Substitutions weren’t part of the sport of Rugby Union in the early days of the sport. The laws around substitutions have changed several times.
This article looks at when and what kind of substitutions are allowed.
How Many Substitutions Are Allowed In Rugby Union?
A maximum of eight substitutions is allowed across rugby union matches at all levels. International and professional teams will usually name eight substitutes on their bench to take full advantage of the rules. Domestic competitions can mandate lower numbers of subs.
The number of allowed substitutions has risen over the years. This is partly due to the recognition that the front row position is highly specialized, and a lack of experience can result in head and neck injuries.
Rules about the front row
Professional teams can no longer throw a flanker into the front row to replace an injured prop (much to the delight of the opposition). They must be able to replace both props and hooker with a substitute who is registered to play in that position.
That usually means having an entire front row replacement on the bench. There are a handful of international-level players who can prop on both sides of the scrum i.e. loose-head and tight head. Coaches sometimes take advantage of the versatility, as it opens up a position on the bench for a substitute beyond the front row.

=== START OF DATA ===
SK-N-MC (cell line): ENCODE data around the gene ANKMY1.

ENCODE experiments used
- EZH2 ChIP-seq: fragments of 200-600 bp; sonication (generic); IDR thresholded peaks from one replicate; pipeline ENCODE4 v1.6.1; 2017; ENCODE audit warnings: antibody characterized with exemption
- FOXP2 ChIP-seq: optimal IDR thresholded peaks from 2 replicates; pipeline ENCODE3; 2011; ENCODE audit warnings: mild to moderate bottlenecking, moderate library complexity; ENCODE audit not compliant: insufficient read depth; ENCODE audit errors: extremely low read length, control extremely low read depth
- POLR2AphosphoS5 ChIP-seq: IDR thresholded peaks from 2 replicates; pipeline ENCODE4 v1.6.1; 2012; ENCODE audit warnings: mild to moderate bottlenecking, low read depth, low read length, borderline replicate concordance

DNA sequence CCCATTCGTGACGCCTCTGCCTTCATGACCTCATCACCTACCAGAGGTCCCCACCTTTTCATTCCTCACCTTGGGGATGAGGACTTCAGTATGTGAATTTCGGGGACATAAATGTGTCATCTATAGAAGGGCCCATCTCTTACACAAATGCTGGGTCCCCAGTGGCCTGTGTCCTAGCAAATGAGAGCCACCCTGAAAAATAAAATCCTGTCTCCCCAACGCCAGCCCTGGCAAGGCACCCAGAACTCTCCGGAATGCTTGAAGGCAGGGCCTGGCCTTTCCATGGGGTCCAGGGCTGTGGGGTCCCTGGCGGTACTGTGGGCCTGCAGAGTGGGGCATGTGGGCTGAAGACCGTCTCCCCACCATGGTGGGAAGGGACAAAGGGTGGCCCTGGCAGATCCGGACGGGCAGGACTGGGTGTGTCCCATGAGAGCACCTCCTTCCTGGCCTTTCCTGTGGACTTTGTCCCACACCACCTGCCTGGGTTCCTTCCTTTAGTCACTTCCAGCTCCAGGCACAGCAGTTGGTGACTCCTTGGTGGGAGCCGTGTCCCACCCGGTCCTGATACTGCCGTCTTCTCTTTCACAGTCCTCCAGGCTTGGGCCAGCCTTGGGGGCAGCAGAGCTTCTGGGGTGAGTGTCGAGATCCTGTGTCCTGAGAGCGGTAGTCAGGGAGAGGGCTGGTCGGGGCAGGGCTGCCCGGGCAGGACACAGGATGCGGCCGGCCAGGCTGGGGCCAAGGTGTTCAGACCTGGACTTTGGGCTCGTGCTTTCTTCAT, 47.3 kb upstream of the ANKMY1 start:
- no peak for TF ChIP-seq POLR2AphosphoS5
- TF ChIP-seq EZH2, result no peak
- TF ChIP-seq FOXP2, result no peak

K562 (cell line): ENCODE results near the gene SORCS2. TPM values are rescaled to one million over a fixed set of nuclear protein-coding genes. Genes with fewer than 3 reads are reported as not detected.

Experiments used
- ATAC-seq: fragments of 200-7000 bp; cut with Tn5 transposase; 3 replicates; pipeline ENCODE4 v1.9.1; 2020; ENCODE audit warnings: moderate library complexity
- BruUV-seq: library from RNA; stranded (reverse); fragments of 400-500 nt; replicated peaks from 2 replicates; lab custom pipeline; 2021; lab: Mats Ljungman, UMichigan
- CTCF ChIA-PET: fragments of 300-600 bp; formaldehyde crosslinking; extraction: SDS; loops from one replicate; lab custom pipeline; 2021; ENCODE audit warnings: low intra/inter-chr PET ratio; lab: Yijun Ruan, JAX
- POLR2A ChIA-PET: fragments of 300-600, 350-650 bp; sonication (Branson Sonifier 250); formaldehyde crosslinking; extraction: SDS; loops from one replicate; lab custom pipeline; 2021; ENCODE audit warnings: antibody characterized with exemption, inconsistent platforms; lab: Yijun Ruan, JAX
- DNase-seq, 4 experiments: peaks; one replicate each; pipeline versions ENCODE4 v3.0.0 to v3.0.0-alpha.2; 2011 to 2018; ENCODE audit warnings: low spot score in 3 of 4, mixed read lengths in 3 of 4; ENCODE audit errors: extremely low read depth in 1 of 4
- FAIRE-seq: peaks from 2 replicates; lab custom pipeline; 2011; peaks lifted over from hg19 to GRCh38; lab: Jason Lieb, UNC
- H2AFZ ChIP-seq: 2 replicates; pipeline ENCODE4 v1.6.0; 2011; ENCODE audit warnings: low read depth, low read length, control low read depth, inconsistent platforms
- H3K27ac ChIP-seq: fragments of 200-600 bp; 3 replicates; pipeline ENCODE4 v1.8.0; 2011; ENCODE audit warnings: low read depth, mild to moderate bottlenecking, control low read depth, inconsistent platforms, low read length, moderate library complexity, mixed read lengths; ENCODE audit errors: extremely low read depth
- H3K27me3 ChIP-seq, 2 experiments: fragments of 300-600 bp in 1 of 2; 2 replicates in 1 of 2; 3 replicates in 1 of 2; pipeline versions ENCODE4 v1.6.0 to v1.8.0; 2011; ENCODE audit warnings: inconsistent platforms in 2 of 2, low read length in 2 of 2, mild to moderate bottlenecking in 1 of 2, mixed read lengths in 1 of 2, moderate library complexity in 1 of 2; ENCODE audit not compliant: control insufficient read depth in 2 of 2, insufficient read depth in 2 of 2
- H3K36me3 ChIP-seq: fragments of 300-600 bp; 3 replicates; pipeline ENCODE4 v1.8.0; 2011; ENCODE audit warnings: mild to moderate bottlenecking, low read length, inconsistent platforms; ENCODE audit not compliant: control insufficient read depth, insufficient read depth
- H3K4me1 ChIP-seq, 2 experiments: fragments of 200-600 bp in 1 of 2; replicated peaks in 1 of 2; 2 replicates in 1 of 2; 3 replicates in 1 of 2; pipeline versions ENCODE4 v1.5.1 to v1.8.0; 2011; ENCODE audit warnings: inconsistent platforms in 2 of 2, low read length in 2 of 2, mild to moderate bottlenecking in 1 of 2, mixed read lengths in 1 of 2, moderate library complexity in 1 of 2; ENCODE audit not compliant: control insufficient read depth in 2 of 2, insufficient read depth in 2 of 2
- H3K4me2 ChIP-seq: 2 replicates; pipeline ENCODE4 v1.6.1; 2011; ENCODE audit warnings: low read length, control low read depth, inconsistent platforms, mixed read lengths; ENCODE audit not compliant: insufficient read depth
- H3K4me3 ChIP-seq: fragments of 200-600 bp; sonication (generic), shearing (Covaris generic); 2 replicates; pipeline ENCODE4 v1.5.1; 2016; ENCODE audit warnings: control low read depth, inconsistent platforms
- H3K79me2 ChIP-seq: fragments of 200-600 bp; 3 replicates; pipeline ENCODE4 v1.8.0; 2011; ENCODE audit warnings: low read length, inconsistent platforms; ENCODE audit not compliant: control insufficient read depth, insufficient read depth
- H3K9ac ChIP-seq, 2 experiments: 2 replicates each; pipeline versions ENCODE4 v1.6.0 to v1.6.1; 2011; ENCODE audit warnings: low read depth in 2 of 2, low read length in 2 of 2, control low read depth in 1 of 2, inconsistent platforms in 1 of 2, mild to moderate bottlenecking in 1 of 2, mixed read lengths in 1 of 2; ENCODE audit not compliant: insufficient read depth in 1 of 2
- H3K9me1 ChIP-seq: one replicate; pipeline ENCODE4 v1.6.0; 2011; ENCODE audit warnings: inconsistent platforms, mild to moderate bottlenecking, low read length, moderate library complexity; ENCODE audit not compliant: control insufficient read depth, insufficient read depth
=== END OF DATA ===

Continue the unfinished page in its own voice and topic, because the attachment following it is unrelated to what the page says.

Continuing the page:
Andrew Porter of Ireland is one of the select few. He played loosehead prop as a schoolboy but moved over to tighthead as a professional player.
When Can Substitutions Be Made In Rugby?
When a player is injured during play, the game usually continues even if they are being treated by a physio or medical staff. The only reason referees will stop the game is if a head injury is involved or if the injured player and attending staff are “in the way”.
Substitutions can only be made in rugby when the ball has gone dead and the play has stopped. The touchline officials record the substitution and mark it as either permanent or temporary due to a blood injury. Substitutes can only take to the pitch when the referee waves them on.
Substitutions can be made right up to the last play of the match. You may see a coach ordering a substitution with seconds to go when they have a slim lead. This can be an attempt to disrupt the rhythm of the opposition.
Sometimes a young and inexperienced player is thrown on for the final few minutes to get a feel for a big crowd. It’s fair to say that grizzled old-timers are rarely overjoyed to be pushed on in the dying seconds of a wet and windy day!
Are Rolling Subs Allowed In Rugby?
Substituted players usually cannot return to the pitch in Rugby Union, except in limited circumstances. However, underage matches and social competitions may allow rolling substitutions.
When Were Substitutes Introduced In Rugby?
Substitutions weren’t part of the original rules in Rugby Union. We know that they were occurring in the Southern Hemisphere in the sixties, but this wasn’t officially sanctioned by the international authorities.
The first sanctioned substitution for an injured player occurred during a British & Irish Lions tour to South Africa in 1968. It involved two icons of the game: Welsh wizard Barry John and Irish legend Mike Gibson. Both were considered two of the best fly halves in the sport at the time.